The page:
Renewable energy may also reduce the long-term costs of power and stabilize energy prices due to its renewable nature. Market prices for energy as well as most other goods change in accordance with supply and demand. Renewable energy sources can provide a constant supply of energy, stabilizing energy prices. Studies show that renewable energy sources will need to be evaluated as a option in order to accommodate the increasing US population and its growing demand for energy in the western US.

Although the potential for renewable energy sources are great, there are many issues which must be addressed before these resources can be fully developed. These include, but are not limited to technology, transmission capabilities, and environmental impact studies.

The State of Nevada has abundant solar, wind, and biomass energy sources, but has more potential for geothermal energy production than any other state. In 2001, Nevada implemented the most aggressive renewable portfolio standard, calling for 15% of the state’s energy usage to come from renewable sources by 2013 (Senate Bill No. 372). This fact sheet is the last in a series of four publications, which provide an overview of renewable energy sources and current projects in Nevada, including resources for further information, and funding for renewable energy project development.

What is Geothermal Energy?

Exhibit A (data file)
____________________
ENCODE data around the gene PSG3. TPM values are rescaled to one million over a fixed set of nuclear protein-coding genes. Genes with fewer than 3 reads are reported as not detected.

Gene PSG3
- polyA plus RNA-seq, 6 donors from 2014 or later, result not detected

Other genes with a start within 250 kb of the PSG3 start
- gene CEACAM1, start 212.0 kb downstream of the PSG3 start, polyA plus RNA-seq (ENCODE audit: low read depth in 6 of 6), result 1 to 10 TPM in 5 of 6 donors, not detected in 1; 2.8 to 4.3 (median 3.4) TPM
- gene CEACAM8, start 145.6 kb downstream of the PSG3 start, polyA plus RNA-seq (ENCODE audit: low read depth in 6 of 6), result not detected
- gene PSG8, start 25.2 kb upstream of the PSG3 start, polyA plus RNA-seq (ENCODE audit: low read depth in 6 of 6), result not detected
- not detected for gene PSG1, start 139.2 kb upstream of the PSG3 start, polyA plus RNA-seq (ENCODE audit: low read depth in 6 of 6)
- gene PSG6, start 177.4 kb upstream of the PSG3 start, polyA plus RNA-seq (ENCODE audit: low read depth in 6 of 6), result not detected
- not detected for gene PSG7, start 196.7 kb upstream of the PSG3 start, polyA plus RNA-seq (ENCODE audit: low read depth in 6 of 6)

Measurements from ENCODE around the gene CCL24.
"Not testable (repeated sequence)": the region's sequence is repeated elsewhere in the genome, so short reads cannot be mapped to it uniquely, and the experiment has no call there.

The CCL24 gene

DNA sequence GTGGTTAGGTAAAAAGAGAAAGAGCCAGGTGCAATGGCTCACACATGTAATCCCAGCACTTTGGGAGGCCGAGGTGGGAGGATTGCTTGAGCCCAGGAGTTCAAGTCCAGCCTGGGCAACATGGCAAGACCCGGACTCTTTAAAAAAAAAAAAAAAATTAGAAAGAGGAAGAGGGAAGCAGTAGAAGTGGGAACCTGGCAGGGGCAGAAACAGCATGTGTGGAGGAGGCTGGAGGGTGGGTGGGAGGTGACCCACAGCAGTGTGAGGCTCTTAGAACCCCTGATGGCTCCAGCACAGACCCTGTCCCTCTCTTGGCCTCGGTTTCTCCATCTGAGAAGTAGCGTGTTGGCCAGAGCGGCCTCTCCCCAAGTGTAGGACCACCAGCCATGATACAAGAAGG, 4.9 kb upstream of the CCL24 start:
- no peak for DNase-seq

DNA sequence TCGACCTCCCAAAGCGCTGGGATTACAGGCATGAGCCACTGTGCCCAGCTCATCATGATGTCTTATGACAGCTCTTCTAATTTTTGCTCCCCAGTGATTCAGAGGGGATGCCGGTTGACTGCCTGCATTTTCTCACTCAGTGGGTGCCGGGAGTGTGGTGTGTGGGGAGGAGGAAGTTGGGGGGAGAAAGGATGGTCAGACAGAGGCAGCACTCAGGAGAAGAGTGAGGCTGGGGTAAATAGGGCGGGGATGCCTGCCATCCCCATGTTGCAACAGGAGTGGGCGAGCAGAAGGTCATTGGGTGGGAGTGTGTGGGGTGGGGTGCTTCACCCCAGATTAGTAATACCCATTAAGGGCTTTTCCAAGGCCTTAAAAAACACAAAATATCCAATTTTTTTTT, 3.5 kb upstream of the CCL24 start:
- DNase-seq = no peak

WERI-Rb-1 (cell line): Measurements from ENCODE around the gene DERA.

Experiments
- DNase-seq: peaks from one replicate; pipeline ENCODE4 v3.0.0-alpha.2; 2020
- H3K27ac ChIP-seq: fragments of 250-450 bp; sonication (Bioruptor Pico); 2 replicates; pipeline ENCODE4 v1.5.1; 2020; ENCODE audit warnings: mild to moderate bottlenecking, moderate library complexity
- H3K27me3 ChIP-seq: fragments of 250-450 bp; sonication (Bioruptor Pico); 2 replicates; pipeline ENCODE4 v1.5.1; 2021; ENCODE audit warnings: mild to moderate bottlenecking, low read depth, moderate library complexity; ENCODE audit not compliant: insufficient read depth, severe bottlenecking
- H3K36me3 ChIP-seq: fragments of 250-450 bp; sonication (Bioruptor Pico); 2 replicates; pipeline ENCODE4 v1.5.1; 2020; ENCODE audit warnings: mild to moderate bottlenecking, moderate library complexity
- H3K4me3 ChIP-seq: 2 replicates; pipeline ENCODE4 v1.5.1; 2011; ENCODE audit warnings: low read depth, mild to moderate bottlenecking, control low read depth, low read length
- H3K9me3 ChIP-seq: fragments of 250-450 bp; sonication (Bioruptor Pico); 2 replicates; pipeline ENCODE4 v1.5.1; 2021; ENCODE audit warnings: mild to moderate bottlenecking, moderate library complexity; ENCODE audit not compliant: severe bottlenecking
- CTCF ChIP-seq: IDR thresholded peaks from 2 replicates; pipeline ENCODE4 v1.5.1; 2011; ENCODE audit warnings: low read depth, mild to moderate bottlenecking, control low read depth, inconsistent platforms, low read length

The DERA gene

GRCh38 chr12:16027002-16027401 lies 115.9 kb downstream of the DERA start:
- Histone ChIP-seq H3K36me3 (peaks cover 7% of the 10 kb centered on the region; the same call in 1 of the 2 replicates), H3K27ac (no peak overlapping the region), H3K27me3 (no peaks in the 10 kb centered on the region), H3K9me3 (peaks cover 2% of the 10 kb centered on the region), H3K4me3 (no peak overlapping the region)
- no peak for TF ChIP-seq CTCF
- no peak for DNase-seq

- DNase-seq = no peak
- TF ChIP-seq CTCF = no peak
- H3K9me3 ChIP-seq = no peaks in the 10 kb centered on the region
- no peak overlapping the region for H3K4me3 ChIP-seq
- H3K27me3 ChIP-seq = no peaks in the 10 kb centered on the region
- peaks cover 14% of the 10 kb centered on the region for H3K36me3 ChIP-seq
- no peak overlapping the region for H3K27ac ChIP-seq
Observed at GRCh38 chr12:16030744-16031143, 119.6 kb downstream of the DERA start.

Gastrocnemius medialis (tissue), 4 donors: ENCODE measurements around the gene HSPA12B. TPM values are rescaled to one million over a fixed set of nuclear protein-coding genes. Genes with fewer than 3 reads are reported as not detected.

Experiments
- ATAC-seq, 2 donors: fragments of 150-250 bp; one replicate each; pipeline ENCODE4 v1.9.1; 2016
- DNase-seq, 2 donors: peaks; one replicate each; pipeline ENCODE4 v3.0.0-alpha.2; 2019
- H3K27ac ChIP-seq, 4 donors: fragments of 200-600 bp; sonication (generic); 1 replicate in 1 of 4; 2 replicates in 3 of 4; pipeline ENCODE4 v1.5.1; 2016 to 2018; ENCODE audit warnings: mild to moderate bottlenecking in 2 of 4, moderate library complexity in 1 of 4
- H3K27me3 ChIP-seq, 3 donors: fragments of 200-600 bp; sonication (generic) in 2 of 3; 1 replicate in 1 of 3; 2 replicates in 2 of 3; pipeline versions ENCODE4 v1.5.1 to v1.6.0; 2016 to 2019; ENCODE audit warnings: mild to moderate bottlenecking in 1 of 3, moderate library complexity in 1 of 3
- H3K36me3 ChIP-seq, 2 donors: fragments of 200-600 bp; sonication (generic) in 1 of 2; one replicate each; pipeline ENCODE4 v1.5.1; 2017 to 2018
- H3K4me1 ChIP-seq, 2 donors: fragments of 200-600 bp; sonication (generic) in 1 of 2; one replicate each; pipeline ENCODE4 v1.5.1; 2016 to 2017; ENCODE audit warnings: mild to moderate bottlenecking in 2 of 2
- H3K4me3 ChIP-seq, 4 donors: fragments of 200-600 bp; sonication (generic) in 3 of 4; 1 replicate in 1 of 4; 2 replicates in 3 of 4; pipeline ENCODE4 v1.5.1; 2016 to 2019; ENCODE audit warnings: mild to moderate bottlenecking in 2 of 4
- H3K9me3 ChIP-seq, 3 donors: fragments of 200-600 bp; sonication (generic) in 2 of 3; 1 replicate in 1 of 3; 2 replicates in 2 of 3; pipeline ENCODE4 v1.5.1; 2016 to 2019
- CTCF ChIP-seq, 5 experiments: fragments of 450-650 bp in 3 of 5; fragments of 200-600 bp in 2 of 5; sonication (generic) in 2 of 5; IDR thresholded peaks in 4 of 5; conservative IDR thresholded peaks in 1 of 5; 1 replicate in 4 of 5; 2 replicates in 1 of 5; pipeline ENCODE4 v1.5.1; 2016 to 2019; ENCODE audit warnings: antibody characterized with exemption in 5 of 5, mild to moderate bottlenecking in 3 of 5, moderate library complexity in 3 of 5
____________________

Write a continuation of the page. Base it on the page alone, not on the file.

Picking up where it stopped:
Geothermal comes from the Greek words geo (earth) and therme (heat). So, geothermal means earth heat. Geothermal energy is a sustainable, renewable source derived from the heat of the earth’s core. Whether using this source of energy for electrical generation or direct use, it is important to understand the dynamics of geothermal energy. It develops from the earth’s internal heat, which increases with depth. At the earth’s core, the estimated temperature is more than 7600 degrees Fahrenheit. This internal heat naturally moves from hotter, deep levels, to cooler levels at the earths surface. As the earth’s geologic structure of plates and faults move over time, heat is transferred from the lower depths via magma and water. In most cases, the magma itself stays below the earth’s surface, but it does heat surrounding rocks and subterranean water. Some of this heated water makes its way to the surface through faults and cracks, creating hot springs and/or geysers. However, when rising hot water and steam is trapped in the permeable rock under a layer of non-permeable rock, a geothermal reservoir is created, (Figure 1.). Through the identification and development of these reservoirs via geological and hydro-geological studies, as well as geophysical surveys, geothermal energy sources can be identified.